Take the backlog for Energy and Mining. If you exclude the Morocco project, year-over-year, backlog grew -- actually grew slightly to $197 million at the end of March compared to the same period last year. For UPS, backlog is up 86% year-over-year, without Morocco, to $76 million, a very positive indicator of opportunity this year for our Tite Liner technology.

A good portion of that growth comes from our successful efforts to expand presence in the Middle East. We've maintained a base backlog of $30 million to $35 million over the last 2 quarters, creating a solid foundation in several countries in the region, including Kuwait, Oman and Saudi Arabia. Market conditions in North America continue to be robust from pipeline maintenance activity and new pipe construction in the oil, gas and mining industries.

Finally, South America remains a steady region for us with a case -- with a base in the Chilean copper mining sector. UPS has recently been making inroads in Argentina and Brazil creating new market opportunities. We see some softness in Mexico as PEMEX has delayed some projects. Australian project activity also is stalled and looks to be 2014 events to us. Still, UPS is poised to post a solid year, not quite the Morocco-driven record revenues of last year, but with a higher margin profile that should drive close to similar profitability.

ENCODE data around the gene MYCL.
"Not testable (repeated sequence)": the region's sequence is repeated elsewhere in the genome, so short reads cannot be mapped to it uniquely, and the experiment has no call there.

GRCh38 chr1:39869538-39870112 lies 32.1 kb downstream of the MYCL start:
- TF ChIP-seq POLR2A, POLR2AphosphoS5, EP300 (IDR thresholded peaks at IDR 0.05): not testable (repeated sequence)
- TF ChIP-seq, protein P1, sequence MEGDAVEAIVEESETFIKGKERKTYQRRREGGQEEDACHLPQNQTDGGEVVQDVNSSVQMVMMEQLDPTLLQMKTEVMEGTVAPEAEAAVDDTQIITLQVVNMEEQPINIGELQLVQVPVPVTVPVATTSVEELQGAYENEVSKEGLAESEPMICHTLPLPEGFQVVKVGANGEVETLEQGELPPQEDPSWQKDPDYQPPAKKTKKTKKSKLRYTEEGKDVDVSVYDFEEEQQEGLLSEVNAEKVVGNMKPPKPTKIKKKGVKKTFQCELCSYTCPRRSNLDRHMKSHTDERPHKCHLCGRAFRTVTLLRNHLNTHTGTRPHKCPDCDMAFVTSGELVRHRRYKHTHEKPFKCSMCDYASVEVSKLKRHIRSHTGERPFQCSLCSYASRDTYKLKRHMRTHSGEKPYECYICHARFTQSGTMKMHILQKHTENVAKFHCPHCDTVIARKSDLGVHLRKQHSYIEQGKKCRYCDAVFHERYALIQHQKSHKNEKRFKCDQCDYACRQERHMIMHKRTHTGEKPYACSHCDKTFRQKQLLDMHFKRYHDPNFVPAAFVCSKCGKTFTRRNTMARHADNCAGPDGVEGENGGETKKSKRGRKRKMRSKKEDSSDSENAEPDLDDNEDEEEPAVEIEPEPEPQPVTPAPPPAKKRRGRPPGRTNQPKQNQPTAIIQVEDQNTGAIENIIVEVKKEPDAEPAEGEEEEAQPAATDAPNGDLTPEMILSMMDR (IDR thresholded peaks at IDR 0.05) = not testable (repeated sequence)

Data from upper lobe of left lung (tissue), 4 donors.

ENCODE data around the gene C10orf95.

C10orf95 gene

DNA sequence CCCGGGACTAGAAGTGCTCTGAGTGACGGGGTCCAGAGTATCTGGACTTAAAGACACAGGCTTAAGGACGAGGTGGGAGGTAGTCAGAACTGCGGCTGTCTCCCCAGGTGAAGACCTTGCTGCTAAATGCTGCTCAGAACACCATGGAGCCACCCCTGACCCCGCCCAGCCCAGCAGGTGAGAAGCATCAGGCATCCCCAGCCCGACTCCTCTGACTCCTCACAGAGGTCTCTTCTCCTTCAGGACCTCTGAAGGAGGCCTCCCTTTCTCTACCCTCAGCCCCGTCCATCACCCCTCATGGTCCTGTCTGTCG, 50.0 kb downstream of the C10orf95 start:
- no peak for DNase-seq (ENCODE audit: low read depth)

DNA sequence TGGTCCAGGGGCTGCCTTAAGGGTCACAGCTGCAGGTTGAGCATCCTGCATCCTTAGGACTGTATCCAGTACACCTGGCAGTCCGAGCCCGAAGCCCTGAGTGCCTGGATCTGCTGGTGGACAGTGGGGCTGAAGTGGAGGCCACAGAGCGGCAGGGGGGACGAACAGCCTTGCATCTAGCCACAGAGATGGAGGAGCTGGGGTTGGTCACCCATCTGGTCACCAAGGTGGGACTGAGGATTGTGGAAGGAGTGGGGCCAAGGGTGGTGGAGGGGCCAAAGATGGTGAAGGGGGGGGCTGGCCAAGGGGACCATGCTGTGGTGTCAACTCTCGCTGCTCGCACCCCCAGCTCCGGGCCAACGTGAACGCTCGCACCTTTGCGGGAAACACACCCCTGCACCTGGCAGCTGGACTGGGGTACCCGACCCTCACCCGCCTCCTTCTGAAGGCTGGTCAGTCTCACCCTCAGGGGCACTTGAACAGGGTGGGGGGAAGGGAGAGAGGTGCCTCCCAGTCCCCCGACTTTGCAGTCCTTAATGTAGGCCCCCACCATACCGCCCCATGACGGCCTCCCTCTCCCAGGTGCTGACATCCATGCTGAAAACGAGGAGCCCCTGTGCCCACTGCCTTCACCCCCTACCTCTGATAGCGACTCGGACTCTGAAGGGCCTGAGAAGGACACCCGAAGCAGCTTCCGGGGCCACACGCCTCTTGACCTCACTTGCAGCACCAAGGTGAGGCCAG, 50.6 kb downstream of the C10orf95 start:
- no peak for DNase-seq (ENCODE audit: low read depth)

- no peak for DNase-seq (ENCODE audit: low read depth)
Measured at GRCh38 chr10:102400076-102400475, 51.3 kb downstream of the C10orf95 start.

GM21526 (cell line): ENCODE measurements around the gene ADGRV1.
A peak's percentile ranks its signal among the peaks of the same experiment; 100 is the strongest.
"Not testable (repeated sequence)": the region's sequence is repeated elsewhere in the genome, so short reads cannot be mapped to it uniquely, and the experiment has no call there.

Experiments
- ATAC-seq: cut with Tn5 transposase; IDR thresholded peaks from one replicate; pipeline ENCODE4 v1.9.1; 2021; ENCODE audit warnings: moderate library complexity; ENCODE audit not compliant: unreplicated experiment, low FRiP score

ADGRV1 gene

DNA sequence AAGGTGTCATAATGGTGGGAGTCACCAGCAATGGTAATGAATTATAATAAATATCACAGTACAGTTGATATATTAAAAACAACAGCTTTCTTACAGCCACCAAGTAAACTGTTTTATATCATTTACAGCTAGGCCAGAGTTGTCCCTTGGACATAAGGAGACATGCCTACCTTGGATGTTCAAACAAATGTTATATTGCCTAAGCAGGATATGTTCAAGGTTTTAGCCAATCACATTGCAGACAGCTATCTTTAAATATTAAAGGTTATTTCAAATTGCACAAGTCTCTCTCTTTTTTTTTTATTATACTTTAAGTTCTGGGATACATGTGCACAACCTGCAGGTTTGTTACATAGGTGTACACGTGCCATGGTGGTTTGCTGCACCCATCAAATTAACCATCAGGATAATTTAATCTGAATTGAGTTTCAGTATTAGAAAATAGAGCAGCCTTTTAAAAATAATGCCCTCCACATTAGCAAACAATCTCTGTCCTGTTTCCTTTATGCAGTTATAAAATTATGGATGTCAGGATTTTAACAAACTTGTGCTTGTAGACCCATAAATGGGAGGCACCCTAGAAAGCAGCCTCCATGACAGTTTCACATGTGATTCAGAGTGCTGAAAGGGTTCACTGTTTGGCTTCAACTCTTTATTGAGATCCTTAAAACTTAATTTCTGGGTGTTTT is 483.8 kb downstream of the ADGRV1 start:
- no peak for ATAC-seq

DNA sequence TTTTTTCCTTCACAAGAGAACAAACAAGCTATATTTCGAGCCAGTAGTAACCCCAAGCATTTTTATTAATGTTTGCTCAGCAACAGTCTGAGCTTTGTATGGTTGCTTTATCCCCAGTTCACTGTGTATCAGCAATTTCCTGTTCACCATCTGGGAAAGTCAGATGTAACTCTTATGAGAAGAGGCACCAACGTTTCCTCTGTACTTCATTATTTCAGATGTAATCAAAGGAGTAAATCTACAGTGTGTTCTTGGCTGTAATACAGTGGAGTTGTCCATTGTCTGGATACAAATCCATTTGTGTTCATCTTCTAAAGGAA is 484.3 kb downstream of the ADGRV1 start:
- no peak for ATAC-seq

Corrpro's backlog was $72 million at the end of March, representing a very solid foundation from which to build as we enter the peak season for project activity. Sales funnel looks promising in North America, not only in the number of projects we are pursuing, but also in focusing on the higher margin activities we specialize in for our customers. We entered the Saudi market last year through our joint venture with Saudi Trading & Research. We're now creating bid table and backlog in this important region for oil and gas pipeline development and maintenance that can benefit from our expertise in cathodic protection and corrosion engineering.

We expect to see a modest contribution from this and efforts in other countries in the Middle East. We continue to expect both solid revenue growth and margin expansion from Corrpro in 2013.

The CRTS/Wasit project is still on track to begin this summer for the offshore and onshore welded joint coatings with our robotics technology for the 36-inch gathering [ph] lines. The onshore portion is set to begin soon, while the main offshore work will begin near the end of the second quarter. We expect the bulk of the production will take place in the third quarter. As a reminder, this work represents roughly $25 million of revenue at high margins, now roughly evenly split between the back half of 2013 and the first half of 2014.

South America is also starting to present itself as a good opportunity for CRTS. As David mentioned, we are -- we have seen some project activity there in both Chile and Brazil, and we expect to see continued growth throughout the balance of the year.